Thomson, Sir Charles Wyville 1830–1882. Biologist. Kt 1876 FRS 1869. T held several chairs in Ireland and Prof. Natural History Edinburgh 1870↑. 1872 Director of scientific staff on the Challenger and edited results. 1880 T wrote anti–evolution introduction to them, 'The character of the abyssal fauna refuses to give the least support to the theory which refers the evolution of species to extreme variation guided only by Natural Selection'—MLi 388. 1880 Letter by CD, Sir Wyville Thomson and natural selection, Nature, Lond., 23:32 (Bii 223, F1789), in which CD severely castigates T, 'standard of criticism not uncommonly reached by theologians and metaphysicians', see also MLi 388. CD omitted, on advice from Huxley, 'for, as Prof. Sedgwick remarked many years ago, in reference to the poor old Dean of York, who was never weary of enveighing against geologists, a man who talks about what he does not in the least understand is invulnerable'. DNB.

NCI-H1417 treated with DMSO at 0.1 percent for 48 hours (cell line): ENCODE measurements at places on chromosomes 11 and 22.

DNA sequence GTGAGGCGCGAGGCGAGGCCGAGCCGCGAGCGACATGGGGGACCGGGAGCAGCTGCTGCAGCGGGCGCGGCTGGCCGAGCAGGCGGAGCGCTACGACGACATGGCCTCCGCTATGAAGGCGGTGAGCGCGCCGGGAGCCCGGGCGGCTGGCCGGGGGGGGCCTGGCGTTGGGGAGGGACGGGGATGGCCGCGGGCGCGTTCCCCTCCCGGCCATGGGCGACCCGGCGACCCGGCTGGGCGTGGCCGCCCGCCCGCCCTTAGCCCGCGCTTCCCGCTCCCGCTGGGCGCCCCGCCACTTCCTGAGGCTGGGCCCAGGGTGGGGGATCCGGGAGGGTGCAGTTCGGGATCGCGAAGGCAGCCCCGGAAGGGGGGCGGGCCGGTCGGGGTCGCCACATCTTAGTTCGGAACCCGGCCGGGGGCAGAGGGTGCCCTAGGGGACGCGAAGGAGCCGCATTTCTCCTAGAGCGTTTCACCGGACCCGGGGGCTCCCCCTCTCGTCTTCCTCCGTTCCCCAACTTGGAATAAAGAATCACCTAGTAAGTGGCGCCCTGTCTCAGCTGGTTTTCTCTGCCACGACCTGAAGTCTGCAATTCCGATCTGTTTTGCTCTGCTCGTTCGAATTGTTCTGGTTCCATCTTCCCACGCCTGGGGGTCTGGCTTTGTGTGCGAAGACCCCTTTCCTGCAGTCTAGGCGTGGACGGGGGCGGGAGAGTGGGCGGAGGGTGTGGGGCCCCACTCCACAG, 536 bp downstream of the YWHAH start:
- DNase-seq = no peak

Thomson, Thomas 1817–1878. Physician & botanist in India. FRS 1855. T held botanical appointments in Calcutta. 1858 T to CD, about 'what heat our temperate plants can endure'—LLii 113, spelt Thompson. 1860 T to CD, anti-Origin, but kindly. 1860 May15 'He is evidently a strong opposer to us'. 1863 CD to Hooker, about T's views on

[page] 275

inheritance of acquired characters; CD wrote on 'foreign paper' for forwarding—MLi 233.

Thomson, Sir William, Baron Kelvin 1824–1907. Physicist. Kt 1866 1st Baron Kelvin of Largs 1892 FRS 1851 PRS 1890 OM 1902. Prof. Natural Philosophy Glasgow 1846–1899. K was amongst the most distinguished astronomical physicists of his day, but was quite wrong about the age of the earth. 1869 CD to Hooker, 'I feel a conviction that the world will be found rather older than Thomson makes it'—MLi 314. EB DNB.